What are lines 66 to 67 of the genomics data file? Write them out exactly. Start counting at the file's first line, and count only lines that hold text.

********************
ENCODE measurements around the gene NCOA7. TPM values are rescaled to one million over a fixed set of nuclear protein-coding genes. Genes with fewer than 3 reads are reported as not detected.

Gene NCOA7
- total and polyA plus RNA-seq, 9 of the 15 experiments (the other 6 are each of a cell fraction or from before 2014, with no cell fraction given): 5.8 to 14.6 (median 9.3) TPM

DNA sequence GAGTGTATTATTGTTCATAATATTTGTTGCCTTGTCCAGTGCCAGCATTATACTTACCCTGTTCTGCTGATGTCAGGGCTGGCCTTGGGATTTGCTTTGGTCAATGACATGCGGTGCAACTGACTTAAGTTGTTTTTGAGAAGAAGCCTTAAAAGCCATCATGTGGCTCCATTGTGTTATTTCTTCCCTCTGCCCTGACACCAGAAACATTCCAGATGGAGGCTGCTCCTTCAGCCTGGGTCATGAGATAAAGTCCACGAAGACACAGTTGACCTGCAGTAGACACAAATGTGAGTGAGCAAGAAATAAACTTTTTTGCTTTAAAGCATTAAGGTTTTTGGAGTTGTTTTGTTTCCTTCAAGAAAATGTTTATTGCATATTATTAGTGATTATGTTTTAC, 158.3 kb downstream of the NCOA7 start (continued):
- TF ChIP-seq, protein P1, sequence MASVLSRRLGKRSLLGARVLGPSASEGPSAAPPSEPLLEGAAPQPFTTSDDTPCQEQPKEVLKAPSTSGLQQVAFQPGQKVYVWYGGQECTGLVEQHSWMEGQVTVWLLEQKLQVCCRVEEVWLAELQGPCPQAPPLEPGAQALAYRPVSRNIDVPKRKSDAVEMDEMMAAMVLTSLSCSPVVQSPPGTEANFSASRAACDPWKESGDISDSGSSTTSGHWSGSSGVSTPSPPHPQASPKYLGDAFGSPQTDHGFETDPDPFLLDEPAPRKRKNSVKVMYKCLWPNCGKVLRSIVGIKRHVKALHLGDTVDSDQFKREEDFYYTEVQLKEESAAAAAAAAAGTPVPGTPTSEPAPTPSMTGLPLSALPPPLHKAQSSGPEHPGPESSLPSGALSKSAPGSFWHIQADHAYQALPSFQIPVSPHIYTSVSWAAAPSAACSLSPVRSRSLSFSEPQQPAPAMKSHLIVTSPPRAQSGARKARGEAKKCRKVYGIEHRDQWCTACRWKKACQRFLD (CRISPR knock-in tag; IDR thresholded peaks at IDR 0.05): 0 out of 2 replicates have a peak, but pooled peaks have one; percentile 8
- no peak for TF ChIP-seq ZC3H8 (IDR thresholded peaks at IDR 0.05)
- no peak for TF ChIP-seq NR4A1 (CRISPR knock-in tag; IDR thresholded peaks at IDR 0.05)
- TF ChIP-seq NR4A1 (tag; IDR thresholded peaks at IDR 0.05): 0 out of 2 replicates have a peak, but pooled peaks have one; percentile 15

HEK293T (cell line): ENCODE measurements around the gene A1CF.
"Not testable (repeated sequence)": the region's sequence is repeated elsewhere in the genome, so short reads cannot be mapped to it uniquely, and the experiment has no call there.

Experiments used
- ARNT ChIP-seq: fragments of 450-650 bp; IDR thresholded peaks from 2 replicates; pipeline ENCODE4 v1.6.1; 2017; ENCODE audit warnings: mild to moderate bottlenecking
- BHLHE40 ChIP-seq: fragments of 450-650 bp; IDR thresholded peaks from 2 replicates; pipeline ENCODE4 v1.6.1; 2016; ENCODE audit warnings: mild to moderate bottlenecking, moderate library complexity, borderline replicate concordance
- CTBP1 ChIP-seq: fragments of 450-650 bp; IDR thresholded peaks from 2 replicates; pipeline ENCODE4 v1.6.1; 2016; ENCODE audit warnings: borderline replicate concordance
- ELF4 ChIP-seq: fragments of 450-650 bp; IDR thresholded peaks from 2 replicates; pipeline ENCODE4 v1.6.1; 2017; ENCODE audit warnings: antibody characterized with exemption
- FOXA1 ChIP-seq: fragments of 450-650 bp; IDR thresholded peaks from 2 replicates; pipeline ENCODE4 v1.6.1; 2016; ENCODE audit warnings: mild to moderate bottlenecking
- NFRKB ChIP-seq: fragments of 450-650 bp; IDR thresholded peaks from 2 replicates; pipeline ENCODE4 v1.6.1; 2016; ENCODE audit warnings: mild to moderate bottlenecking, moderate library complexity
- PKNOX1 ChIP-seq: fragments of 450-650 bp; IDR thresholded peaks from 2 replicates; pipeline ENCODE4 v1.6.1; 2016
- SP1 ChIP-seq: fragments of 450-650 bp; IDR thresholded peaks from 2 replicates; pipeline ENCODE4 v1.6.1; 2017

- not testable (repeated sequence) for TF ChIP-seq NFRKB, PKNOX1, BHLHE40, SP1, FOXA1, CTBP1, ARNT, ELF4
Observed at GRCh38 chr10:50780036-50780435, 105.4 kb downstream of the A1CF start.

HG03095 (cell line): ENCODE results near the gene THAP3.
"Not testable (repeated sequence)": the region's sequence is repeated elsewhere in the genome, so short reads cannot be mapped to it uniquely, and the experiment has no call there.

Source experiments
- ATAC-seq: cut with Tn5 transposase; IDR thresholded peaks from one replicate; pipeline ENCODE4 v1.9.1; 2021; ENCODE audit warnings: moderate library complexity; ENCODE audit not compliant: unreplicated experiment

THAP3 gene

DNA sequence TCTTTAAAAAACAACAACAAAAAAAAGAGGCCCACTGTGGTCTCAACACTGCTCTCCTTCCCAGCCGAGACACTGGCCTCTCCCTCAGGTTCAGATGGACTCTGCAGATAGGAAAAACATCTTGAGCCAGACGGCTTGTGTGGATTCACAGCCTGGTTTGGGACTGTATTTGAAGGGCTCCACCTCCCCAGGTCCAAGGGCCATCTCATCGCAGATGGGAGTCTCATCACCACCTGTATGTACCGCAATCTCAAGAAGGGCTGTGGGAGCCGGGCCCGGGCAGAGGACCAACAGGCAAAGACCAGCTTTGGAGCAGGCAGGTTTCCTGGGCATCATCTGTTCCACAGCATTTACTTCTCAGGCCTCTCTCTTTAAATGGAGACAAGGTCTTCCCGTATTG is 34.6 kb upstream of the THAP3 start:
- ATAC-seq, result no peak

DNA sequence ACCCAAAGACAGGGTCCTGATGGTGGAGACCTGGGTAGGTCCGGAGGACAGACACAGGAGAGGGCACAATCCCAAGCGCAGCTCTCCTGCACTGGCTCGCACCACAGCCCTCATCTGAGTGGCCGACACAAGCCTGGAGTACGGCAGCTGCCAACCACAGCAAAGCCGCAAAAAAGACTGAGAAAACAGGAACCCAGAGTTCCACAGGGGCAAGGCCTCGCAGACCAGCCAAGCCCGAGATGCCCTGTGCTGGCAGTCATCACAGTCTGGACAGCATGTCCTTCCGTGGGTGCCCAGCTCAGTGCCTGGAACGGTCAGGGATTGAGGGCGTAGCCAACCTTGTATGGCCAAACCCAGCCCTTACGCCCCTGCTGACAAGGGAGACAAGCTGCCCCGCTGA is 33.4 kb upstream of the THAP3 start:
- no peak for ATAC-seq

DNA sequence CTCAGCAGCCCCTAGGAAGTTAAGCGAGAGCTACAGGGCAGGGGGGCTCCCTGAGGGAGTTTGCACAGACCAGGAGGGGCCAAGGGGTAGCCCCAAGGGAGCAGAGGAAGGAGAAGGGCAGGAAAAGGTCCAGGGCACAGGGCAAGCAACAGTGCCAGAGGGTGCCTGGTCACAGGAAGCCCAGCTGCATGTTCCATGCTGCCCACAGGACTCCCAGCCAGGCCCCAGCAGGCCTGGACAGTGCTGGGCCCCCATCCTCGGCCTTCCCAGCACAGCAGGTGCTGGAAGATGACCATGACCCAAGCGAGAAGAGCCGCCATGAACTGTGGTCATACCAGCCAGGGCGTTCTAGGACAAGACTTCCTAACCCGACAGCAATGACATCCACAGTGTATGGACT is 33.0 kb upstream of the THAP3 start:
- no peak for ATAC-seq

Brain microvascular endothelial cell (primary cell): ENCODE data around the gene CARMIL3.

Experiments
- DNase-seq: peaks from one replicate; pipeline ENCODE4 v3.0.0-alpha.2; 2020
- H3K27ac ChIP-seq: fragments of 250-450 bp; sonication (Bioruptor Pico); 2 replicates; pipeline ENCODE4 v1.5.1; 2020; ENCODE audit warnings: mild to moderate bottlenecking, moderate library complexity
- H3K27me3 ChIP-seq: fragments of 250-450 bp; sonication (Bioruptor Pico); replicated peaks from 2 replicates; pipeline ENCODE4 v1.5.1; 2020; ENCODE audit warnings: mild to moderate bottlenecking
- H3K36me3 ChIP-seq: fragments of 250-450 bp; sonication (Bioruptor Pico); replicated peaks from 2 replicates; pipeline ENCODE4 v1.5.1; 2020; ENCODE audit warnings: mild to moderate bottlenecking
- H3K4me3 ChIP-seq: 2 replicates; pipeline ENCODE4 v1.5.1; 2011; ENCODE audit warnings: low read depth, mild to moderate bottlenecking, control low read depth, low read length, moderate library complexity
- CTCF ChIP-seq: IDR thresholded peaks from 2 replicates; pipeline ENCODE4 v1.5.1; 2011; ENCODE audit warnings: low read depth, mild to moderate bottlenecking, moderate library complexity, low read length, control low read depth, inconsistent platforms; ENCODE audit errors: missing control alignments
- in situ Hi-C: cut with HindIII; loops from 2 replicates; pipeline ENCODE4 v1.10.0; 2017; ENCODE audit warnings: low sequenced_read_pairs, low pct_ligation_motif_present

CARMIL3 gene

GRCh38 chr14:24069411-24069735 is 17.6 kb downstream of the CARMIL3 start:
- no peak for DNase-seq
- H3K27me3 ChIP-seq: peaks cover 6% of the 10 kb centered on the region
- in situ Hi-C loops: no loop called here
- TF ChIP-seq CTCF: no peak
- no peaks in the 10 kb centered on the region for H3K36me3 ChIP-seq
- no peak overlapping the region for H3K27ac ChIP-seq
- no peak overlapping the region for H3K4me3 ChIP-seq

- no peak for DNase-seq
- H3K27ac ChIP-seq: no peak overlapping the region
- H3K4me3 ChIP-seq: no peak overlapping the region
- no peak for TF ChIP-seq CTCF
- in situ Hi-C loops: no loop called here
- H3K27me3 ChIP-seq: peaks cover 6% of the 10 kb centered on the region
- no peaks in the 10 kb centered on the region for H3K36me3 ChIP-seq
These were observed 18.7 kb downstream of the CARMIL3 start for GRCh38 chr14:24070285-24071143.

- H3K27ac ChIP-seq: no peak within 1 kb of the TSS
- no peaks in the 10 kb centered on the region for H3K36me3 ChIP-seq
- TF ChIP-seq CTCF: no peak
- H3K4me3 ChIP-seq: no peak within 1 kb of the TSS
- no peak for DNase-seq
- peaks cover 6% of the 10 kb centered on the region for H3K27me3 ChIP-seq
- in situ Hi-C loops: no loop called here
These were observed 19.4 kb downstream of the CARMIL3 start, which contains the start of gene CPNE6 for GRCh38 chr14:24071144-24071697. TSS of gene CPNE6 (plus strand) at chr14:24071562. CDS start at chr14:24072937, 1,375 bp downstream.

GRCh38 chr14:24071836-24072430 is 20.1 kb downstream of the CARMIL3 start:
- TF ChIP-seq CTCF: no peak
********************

These were observed 19.4 kb downstream of the CARMIL3 start, which contains the start of gene CPNE6 for GRCh38 chr14:24071144-24071697. TSS of gene CPNE6 (plus strand) at chr14:24071562. CDS start at chr14:24072937, 1,375 bp downstream.

GRCh38 chr14:24071836-24072430 is 20.1 kb downstream of the CARMIL3 start: